Salt and Light in the World
They’re creative, perceptive, determined and smart. Meet four inspiring Walla Walla University students who are primed intellectually, socially, professionally and spiritually to rub shoulders with men and women in offices, labs and libraries spreading hope in a hurting world.
Cabinets of Curiosities
Area of Study: majors in history and business, minor in Spanish
Hometown: Calimesa, California
During the scientific revolution, from the mid-16th century to the end of the 18th century, explains Jaci Shankel, cabinets of curiosities emerged as a way for explorers in Renaissance Europe to display items collected during their travels around the world.
“Cabinets of curiosities were the precursor to the modern museum,” says Shankel. “I’m studying one collector in particular, Hans Sloane. He was the secretary and president of the Royal Society of London, a scientific community that still exists. My project is focusing on how Sloane facilitated and enabled the collection and dissemination of information through Philosophical Transactions, the journal of the Royal Society.”
“My thesis revolves around how Sloane saw the primary role of the information he collected as providing information for the general public, for all people to understand and to think about long-held biases, such as inoculation against small pox, for example," explains Shankel.
Shankel finds the topic “completely fascinating” and one she plans to build her career around. She will graduate from Walla Walla University this spring and is looking into graduate school to study the history of science.
For senior projects such as Shankel’s, history majors write a 30- to 35-page paper on the topic they’ve studied and make a presentation during spring quarter for a department colloquium. Leading up to the final paper and presentation, students take two classes their junior year and three quarters of seminar class their senior year that help them sketch out their topic and look at other writings on the subject.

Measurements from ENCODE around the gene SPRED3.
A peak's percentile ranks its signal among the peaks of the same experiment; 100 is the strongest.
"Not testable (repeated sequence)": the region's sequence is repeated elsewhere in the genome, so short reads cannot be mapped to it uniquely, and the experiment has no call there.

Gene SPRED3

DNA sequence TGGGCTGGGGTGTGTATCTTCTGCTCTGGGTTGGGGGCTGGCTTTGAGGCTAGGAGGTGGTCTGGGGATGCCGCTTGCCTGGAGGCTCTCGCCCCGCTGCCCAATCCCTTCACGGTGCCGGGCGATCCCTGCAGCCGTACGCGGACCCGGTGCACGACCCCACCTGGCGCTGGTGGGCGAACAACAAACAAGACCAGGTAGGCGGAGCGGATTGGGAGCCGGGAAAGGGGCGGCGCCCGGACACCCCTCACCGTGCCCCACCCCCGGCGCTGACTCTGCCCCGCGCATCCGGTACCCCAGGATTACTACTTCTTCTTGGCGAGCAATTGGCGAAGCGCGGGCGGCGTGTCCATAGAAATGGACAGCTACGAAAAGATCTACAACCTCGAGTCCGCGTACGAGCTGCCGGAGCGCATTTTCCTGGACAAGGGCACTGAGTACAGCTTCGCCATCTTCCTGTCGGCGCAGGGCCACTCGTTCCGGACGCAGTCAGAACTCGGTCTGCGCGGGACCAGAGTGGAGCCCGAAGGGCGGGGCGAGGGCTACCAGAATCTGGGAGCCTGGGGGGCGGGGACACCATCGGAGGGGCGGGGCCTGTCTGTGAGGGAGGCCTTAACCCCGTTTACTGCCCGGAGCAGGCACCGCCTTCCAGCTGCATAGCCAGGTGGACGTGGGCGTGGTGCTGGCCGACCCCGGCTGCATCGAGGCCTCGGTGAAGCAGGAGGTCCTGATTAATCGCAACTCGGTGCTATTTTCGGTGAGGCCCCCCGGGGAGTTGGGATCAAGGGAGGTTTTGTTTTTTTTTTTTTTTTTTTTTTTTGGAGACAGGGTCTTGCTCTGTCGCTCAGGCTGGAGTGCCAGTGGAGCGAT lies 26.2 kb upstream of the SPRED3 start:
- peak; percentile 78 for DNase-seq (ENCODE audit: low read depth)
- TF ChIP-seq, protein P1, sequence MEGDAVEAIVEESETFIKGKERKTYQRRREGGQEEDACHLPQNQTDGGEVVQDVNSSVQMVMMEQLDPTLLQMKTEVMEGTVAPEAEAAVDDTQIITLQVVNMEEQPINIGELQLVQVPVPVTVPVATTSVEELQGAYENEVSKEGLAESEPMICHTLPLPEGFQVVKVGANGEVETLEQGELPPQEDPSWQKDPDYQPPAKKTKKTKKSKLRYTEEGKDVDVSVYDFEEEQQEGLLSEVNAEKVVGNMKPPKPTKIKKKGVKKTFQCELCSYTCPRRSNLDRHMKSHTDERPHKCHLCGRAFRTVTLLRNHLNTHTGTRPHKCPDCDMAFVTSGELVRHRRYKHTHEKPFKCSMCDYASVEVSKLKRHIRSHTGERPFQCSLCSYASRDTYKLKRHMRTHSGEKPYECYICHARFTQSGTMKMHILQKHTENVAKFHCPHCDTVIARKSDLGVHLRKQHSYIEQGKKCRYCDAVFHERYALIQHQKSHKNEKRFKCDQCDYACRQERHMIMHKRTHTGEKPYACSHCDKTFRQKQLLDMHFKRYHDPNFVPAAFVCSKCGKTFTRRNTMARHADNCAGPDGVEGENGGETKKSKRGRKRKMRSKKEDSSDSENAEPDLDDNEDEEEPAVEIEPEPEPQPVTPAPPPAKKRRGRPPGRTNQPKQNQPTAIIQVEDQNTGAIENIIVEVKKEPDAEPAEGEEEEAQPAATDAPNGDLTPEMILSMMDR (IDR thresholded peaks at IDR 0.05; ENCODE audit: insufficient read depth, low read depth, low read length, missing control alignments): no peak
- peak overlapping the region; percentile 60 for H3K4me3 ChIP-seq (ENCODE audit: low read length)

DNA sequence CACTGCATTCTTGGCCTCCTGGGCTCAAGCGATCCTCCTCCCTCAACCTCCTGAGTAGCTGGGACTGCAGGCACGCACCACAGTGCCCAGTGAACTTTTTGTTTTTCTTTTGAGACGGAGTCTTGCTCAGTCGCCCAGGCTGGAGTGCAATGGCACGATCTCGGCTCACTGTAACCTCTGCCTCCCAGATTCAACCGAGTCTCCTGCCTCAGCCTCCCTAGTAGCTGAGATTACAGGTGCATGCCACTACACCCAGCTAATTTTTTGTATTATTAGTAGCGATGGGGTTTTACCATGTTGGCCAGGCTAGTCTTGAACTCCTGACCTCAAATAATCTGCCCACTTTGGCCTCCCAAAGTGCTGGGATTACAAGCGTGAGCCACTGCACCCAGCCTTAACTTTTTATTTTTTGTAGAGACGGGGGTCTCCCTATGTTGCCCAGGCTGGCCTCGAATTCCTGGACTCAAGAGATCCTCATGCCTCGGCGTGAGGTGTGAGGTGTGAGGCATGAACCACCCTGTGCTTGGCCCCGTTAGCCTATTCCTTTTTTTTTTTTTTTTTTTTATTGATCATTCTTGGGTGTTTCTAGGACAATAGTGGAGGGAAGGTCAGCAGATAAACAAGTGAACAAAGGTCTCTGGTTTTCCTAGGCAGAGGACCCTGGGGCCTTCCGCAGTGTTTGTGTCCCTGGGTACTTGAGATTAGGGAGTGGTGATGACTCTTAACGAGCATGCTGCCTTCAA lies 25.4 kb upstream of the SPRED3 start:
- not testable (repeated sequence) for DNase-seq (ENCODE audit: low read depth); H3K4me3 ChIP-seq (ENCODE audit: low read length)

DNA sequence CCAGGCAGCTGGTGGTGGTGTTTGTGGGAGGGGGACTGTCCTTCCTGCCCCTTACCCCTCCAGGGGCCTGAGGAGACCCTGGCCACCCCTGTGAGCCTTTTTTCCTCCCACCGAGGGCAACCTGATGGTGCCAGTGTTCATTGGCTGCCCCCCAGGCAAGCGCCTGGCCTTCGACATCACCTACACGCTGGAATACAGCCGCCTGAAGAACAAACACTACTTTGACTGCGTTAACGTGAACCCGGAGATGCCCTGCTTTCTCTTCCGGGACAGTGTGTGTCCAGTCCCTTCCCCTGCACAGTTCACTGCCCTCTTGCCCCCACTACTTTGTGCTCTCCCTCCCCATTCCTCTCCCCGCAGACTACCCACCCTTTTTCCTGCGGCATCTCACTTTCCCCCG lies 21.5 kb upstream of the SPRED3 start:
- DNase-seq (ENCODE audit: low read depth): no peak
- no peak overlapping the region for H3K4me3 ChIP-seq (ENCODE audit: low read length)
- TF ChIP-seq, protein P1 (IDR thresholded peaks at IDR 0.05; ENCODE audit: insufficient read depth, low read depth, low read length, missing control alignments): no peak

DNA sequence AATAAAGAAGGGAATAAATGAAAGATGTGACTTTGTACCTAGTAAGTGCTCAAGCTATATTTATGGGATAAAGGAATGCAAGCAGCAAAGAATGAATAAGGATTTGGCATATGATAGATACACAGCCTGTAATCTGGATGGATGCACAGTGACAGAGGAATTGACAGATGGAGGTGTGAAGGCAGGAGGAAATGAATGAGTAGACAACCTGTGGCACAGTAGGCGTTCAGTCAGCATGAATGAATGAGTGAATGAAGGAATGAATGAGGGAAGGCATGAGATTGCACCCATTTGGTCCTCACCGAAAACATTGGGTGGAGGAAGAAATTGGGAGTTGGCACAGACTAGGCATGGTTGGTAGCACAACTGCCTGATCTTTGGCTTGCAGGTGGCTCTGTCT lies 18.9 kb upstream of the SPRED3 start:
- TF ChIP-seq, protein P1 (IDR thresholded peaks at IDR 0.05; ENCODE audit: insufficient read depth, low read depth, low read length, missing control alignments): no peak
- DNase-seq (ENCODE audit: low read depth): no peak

Through the process, Shankel says she has been learning “how to do efficient and effective research — not just reading the information available, but documenting and supporting the content. I’ve been learning how to find sources that support your argument and what to do when you find sources that don’t support your argument. I have learned an enormous amount as far as writing clearly and communicating clearly.”
Shankel has her eyes set on one day working for a museum. She says, “The value of higher education is not just learning a skill that will make you a valuable member of society, but that it will place you in the larger context of society. Being able to interact with different disciplines helps you know how to interact with all kinds of people.”
For the Love of Art
Area of Study: major in art
Hometown: Gresham, Oregon
“I don’t remember a time when I wasn’t interested in art,” says Valeria Merino. “Every kid draws and doodles, but I just kept doing it. I started out in college as an art major. There was no other option. … When I see people’s faces, I see shadows, light and colors, and I think about how I would draw that. … I want to make things. That makes me the happiest. And hopefully what I make will also be things that people like.”
Merino says one of the most important lessons she has learned while studying art at Walla Walla University is the importance of good planning. “You don’t always have to plan — sometimes with art it’s good to be spontaneous — but usually it’s good to do a lot of thumbnail sketches before you start working on a bigger piece. Then you can see any mistakes and correct them before you go on to finalize the piece.”
Merino has taken classes that include design, drawing, painting, sculpture, printmaking and the history of art. She also finds inspiration in general studies classes as well.
“A class that I’m taking now,” she says, “‘Issues of God and Faith’ from Dr. Dave Thomas, has given me ideas for my art and has influenced concepts that I have for art that I’m working on or hope to make. I jot down phrases and ideas from that class and then base paintings on that. It’s a really good class.”
Merino plans to go to graduate school and pursue a career in illustration. “I do understand that if I want this to be my career, I will have to be marketable and promote my work,” she says.
Her favorite media are painting and drawing. Right now she is working on charcoal drawings, pencil drawings and oil painting. She also creates digital art on a tablet. Some of the pieces she’s working on will be included in her senior art show, which will be on display for two weeks during spring quarter in the WWU Fine Arts Center art gallery.
“I love everything about art,” says Merino. “It can be a form of expression — an outlet. It can be political. It can make a statement. In every aspect of human life is art. That’s why I like it.”
A Vision for Vascular Grafts
Area of Study: major in bioengineering
Hometown: Clarkston, Washington